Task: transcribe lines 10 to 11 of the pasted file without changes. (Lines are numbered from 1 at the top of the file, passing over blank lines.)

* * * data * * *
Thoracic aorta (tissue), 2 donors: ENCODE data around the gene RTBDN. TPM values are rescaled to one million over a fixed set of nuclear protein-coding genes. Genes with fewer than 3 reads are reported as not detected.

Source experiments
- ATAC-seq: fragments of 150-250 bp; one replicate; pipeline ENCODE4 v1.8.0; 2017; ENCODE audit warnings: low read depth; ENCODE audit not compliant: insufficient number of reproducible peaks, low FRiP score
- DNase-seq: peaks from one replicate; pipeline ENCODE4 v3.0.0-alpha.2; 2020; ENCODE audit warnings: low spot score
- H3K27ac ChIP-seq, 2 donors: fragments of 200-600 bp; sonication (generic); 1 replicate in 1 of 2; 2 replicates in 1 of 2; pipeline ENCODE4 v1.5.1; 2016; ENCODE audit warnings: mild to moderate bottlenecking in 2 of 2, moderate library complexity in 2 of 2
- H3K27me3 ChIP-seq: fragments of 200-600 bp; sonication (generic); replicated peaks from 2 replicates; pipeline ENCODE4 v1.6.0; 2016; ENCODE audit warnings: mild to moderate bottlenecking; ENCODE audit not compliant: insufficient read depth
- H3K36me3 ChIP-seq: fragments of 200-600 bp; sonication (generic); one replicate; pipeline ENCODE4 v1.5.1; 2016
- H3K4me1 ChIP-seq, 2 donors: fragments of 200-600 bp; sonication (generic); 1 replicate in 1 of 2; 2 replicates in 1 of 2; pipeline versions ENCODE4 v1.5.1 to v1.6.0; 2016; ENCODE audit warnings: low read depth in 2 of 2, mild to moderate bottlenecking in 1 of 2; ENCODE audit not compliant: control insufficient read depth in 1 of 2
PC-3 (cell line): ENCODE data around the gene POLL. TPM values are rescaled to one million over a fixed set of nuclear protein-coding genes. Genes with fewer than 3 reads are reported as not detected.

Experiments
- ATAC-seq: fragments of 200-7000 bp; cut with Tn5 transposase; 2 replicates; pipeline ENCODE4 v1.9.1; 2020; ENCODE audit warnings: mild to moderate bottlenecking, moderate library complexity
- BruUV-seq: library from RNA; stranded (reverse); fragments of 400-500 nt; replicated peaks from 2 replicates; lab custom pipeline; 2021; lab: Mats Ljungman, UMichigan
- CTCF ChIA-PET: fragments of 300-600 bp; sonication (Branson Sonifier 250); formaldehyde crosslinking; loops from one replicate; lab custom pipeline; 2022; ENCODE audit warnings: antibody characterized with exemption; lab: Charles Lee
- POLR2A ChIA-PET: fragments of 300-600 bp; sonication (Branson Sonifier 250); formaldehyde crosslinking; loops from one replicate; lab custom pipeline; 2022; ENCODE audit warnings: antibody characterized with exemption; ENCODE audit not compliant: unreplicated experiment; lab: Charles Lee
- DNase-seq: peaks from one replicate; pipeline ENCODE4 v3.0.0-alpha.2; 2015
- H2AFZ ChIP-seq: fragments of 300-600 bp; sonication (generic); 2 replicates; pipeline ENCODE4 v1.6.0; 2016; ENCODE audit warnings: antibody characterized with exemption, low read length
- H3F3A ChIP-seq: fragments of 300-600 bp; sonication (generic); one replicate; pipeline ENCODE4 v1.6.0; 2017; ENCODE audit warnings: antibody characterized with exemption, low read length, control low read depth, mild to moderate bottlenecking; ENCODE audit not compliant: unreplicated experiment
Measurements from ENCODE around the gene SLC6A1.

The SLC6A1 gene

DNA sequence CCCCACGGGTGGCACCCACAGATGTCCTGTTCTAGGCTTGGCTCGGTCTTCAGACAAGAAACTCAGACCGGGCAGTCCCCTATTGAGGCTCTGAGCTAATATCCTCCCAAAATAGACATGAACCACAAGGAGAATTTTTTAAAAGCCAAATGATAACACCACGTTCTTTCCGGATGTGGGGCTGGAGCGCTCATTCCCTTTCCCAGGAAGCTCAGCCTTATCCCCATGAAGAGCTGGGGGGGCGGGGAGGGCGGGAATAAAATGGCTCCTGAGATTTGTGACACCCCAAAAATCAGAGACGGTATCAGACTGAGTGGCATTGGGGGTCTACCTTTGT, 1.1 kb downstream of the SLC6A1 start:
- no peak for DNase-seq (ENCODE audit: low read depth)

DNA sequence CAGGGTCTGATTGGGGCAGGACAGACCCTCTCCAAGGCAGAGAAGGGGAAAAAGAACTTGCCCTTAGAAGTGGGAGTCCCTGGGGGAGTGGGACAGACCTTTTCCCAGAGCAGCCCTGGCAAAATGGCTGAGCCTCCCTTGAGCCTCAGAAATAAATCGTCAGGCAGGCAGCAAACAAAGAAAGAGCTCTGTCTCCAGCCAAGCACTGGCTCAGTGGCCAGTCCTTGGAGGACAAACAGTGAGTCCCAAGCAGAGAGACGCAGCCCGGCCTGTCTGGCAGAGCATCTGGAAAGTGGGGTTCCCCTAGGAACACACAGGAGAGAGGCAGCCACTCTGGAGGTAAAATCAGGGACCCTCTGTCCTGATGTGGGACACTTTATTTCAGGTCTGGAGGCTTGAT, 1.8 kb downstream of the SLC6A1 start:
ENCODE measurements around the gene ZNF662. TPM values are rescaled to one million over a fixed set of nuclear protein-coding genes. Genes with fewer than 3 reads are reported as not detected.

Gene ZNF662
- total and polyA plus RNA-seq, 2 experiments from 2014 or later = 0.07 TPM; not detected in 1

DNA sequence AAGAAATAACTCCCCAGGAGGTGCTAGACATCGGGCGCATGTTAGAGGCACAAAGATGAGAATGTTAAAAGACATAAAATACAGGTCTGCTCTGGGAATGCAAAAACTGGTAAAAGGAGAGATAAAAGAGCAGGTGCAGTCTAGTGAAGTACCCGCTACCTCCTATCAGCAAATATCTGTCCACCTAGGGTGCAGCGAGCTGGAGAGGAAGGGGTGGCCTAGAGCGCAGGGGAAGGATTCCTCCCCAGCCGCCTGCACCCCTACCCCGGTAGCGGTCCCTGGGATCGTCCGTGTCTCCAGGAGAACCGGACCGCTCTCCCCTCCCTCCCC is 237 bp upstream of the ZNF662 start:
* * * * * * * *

Experiments
- ATAC-seq: fragments of 200-7000 bp; cut with Tn5 transposase; 2 replicates; pipeline ENCODE4 v1.9.1; 2020; ENCODE audit warnings: mild to moderate bottlenecking, moderate library complexity